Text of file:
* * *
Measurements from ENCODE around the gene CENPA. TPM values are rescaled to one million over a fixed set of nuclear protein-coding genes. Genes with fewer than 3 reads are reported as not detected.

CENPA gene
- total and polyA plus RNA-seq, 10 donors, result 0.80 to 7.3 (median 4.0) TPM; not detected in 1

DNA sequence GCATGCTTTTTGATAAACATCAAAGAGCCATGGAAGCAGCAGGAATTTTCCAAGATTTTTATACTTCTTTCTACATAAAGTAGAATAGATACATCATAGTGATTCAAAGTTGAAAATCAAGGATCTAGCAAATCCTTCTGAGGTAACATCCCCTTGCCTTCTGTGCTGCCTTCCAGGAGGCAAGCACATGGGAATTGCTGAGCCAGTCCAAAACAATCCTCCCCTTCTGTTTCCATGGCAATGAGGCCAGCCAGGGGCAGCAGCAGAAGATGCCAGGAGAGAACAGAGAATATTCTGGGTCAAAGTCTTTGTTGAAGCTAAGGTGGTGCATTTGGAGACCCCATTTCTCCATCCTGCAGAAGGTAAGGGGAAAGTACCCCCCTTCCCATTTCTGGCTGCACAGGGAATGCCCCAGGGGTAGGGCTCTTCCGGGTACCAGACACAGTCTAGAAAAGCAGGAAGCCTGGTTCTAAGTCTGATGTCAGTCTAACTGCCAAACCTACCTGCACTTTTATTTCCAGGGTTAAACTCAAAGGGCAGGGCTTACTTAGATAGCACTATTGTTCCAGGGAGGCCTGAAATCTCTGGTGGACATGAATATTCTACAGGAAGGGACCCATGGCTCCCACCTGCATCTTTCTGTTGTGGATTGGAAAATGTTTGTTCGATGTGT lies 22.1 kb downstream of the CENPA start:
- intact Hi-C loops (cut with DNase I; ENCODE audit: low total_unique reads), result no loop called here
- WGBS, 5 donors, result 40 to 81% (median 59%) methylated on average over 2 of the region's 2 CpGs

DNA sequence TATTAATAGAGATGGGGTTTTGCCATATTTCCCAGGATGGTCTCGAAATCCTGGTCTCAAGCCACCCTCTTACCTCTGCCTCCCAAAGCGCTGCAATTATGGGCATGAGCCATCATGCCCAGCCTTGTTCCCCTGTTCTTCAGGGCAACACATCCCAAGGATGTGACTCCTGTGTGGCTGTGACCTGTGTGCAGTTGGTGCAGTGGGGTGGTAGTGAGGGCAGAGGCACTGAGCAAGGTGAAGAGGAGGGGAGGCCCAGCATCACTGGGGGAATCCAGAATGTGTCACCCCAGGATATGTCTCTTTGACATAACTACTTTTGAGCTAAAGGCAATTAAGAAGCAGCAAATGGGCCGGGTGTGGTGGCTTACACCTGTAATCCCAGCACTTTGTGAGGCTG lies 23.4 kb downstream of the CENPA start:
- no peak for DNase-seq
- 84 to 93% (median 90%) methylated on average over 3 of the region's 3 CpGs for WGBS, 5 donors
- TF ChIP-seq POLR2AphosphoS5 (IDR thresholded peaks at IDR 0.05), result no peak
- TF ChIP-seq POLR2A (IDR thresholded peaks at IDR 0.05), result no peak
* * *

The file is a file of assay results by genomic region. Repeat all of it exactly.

Measurements from ENCODE around the gene CENPA. TPM values are rescaled to one million over a fixed set of nuclear protein-coding genes. Genes with fewer than 3 reads are reported as not detected.

CENPA gene
- total and polyA plus RNA-seq, 10 donors, result 0.80 to 7.3 (median 4.0) TPM; not detected in 1

DNA sequence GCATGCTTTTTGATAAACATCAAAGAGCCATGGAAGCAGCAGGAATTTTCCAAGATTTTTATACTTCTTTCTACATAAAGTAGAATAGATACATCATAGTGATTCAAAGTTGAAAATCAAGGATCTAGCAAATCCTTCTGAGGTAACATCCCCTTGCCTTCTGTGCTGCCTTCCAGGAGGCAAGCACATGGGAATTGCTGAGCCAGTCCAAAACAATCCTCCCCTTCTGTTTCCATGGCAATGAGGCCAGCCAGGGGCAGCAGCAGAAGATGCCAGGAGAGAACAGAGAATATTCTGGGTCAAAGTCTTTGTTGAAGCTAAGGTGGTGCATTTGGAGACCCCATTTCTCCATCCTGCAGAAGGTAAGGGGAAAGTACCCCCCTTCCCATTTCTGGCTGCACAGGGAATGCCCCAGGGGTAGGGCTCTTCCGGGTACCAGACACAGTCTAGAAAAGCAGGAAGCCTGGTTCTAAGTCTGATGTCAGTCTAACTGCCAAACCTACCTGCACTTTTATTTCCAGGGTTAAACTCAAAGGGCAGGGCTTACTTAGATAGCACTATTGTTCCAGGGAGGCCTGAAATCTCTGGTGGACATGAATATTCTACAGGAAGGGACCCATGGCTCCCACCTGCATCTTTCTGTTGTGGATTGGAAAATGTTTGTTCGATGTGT lies 22.1 kb downstream of the CENPA start:
- intact Hi-C loops (cut with DNase I; ENCODE audit: low total_unique reads), result no loop called here
- WGBS, 5 donors, result 40 to 81% (median 59%) methylated on average over 2 of the region's 2 CpGs

DNA sequence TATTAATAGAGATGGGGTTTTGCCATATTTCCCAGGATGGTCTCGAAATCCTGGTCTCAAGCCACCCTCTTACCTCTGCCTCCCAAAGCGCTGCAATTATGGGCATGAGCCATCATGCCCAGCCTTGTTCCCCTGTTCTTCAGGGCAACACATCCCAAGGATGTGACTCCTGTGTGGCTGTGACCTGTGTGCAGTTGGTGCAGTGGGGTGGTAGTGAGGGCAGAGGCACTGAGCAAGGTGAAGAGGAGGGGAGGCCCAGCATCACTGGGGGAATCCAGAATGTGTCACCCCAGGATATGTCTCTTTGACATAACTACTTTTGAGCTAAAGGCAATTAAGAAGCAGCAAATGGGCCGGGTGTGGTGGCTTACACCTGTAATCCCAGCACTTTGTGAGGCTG lies 23.4 kb downstream of the CENPA start:
- no peak for DNase-seq
- 84 to 93% (median 90%) methylated on average over 3 of the region's 3 CpGs for WGBS, 5 donors
- TF ChIP-seq POLR2AphosphoS5 (IDR thresholded peaks at IDR 0.05), result no peak
- TF ChIP-seq POLR2A (IDR thresholded peaks at IDR 0.05), result no peak